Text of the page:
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Rejection of UN Renunification Plan Dashes Hopes of Many Turkish Cypriots - 2004-04-28

The overwhelming rejection by Greek Cypriot voters of a United Nations-brokered reunification plan for Cyprus has dashed the hopes of many, especially the majority of Turkish Cypriots, who endorsed the plan.

In Northern Cyprus, the streets here are filled with small shops and outdoor restaurants like Yusuf Choban's grill and cafe.

"It gets a fair number of customers at lunchtime, but it could be doing much better," Mr. Choban said. "Less than 50 meters from here is a big concrete wall, the dividing line between the northern Turkish and southern Greek portions of Cyprus's capital, Nicosia."

Yusuf Choban was among the many residents of northern Cyprus who hoped that wall was about to come down.

He voted 'yes' in Saturday's referendum, along with more than 60 percent of Turkish Cypriot voters, endorsing a U.N. plan to reunite Cyprus after 30 years of ethnic partition. Mr. Choban says reunification would have put his cafe right in the center of Nicosia, easily accessible to Greek and Turkish Cypriots alike, as well as to the many foreign tourists who come here on vacation. Three-fourths of Greek Cypriots voted against the U.N. plan, and so it will not be implemented. The island remains divided and the wall stays.

A 20-minute drive up the road lies the picturesque coastal town of Kyrinya.

This used to be a Greek Cypriot town, but those inhabitants fled after the 1974 invasion by Turkey and the subsequent partition of the island.

Not far from the old harbor, with its boardwalk and outdoor restaurants, is the renowned Dome Hotel. Its Greek Cypriot owners have long gone. Its Turkish Cypriot general manager, Tahir Keftejoglu, said that the potential is there, but business is being hampered.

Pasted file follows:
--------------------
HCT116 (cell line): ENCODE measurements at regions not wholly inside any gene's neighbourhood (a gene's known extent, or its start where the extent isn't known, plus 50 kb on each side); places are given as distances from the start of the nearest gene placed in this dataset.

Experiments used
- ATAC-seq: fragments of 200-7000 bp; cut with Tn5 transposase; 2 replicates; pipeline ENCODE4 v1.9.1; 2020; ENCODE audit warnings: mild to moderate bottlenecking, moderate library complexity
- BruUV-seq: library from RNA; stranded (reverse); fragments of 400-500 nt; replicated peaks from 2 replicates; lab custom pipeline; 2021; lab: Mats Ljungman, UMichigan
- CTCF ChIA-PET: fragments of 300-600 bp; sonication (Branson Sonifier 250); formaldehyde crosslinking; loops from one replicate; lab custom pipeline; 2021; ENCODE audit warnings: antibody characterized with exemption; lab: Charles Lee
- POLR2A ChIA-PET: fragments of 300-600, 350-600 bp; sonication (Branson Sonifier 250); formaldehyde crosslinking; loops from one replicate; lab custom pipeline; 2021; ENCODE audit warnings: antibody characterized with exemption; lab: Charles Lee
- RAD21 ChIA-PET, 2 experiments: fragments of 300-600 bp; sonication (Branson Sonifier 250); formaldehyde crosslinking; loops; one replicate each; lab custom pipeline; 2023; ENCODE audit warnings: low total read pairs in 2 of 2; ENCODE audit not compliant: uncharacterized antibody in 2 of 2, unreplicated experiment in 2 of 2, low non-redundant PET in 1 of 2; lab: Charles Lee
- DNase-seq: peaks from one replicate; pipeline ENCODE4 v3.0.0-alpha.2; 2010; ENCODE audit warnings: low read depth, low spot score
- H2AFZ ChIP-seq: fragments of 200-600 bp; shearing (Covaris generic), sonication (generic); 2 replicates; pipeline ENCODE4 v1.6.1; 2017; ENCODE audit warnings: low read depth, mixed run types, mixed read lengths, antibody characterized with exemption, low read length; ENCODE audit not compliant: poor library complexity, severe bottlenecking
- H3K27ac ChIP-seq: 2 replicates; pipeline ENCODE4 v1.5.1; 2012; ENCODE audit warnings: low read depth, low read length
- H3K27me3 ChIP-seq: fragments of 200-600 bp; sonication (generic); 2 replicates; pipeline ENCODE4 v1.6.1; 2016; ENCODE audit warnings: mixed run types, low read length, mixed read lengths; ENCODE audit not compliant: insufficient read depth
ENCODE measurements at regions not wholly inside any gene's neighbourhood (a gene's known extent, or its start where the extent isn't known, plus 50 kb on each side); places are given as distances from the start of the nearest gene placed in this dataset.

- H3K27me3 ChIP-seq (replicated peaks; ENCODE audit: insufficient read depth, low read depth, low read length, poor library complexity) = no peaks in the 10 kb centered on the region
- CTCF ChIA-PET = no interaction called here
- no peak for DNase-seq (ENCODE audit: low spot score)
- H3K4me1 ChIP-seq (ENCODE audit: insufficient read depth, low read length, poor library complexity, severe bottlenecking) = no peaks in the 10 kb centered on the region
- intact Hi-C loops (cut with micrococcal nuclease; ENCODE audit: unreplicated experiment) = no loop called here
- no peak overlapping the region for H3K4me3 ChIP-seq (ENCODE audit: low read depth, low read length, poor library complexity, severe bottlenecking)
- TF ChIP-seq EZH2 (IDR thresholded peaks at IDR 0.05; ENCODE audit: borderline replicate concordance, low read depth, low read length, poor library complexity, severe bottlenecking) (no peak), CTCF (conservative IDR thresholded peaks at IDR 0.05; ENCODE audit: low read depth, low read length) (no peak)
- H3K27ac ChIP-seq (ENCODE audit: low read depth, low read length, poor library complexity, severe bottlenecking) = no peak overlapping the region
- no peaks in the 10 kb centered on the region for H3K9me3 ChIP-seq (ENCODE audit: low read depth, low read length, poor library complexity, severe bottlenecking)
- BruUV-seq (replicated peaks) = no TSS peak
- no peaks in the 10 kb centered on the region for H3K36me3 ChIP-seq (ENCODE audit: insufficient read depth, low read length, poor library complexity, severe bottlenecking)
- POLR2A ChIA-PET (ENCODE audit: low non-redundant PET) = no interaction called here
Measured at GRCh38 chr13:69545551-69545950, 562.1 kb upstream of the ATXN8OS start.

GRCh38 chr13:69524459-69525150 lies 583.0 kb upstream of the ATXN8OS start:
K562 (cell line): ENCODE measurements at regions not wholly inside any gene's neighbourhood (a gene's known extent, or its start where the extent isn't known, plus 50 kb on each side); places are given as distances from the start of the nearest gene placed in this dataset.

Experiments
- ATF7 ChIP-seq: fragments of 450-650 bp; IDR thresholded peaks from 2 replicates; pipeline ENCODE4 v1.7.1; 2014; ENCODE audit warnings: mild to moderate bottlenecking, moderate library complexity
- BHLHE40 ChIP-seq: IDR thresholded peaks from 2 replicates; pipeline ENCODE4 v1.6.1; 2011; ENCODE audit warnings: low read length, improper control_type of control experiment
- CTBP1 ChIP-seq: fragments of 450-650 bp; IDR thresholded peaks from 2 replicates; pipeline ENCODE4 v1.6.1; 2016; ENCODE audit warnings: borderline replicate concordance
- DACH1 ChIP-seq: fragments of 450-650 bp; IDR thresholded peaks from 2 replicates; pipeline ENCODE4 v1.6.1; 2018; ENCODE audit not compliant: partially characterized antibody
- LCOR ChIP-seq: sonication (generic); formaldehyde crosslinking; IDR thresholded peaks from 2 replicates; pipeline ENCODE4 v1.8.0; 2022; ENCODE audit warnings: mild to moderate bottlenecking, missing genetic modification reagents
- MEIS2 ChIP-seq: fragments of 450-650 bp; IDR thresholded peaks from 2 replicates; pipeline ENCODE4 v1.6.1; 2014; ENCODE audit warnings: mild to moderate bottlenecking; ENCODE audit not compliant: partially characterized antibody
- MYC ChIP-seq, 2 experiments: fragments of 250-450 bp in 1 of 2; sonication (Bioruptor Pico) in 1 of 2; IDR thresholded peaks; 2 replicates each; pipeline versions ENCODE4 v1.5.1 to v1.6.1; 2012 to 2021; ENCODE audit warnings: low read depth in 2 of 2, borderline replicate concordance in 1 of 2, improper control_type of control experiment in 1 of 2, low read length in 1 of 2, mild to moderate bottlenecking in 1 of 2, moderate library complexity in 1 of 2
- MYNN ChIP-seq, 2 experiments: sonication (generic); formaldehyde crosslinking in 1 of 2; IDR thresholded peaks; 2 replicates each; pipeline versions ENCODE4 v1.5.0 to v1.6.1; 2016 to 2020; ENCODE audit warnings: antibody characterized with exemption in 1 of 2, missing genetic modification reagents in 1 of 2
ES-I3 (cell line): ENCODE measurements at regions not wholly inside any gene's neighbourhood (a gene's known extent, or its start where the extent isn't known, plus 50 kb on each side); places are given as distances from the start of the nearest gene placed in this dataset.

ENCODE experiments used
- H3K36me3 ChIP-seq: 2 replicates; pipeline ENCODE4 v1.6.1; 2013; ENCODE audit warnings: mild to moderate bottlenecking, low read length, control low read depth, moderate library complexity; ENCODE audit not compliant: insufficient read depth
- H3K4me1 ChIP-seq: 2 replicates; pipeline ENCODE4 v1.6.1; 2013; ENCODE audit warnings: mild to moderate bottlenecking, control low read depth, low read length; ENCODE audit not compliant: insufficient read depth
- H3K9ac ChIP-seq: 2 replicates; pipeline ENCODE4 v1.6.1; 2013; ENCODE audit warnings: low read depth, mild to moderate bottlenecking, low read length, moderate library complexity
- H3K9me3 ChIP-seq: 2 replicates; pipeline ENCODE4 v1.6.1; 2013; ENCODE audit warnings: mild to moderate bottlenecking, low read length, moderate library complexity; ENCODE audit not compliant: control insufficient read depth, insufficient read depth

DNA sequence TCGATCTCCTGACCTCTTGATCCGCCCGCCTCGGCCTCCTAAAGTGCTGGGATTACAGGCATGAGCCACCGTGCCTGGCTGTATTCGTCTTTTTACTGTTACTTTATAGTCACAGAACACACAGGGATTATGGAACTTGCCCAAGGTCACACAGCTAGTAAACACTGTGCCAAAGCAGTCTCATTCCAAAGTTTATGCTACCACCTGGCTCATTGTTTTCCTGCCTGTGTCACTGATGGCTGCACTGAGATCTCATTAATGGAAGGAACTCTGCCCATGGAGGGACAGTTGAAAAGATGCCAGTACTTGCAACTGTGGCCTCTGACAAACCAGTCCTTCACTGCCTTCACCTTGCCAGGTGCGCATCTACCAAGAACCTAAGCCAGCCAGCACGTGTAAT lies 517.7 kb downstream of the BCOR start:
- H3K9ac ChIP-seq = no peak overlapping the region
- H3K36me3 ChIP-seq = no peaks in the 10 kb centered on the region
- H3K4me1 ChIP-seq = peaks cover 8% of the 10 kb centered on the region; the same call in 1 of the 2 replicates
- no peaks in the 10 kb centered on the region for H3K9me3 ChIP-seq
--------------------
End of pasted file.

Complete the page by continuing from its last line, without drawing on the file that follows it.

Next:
"Our guests come from Turkey, the United Kingdom, Germany and the other European countries," he said. "But they can't fly directly here. First, they must touch down in Turkey, and after that, they come here. You know, it's not easy to contact with them directly."

Mr. Keftejoglu said that the main problem is the international embargo imposed on northern Cyprus after the Turkish invasion. The invasion was sparked by years of sectarian violence and a Greek Cypriot coup aimed at uniting the entire island with mainland Greece.

Only Ankara recognizes the Turkish Cypriot enclave as an independent country. Trade has to come through Turkey, as do international flights bringing tourists. Like many Turkish Cypriots, Mr. Keftejoglu hopes that might soon change.

"If we get out of our embargo on our part, maybe we will get better numbers in the future, maybe fly to [and from] any European country direct to north Cyprus," he said.

The Greek Cypriot rejection of the U.N.-brokered reunification plan has angered and disappointed international negotiators. The plan was supposed to pave the way for a united Cyprus to join the European Union on May 1. Now, the Greek Cypriot government takes the island into the EU, while the Turkish Cypriots get left out.

The EU and the United States have indicated they would reward Turkish Cypriots for their support of the U.N. plan. Turkish Cypriots hope that might mean at least a partial lifting of the embargo and an opening of sea and airports to international traffic.

One Cyprus analyst, James Ker-Lindsay of the Civilitas Research center in Nicosia, says the EU will have to tread carefully.

"The Turkish Republic of Northern Cyprus is not recognized by any other country, except for Turkey," he explained. "There is a U.N. Security Council resolution, which prevents countries from recognizing it. Europe has got to be very careful about not overstepping boundaries that have been drawn. It is a very fine line between extending economic assistance and taking steps that could be legally seen to be some sort of recognition."

So far, EU foreign ministers have pledged more than $300 million in aid to northern Cyprus. Unless plans are outlined to lift the embargo, Turkish Cypriots are likely to be disappointed as they watch their already wealthier Greek Cypriot counterparts enjoying the benefits of EU membership, something they, too, had hoped for.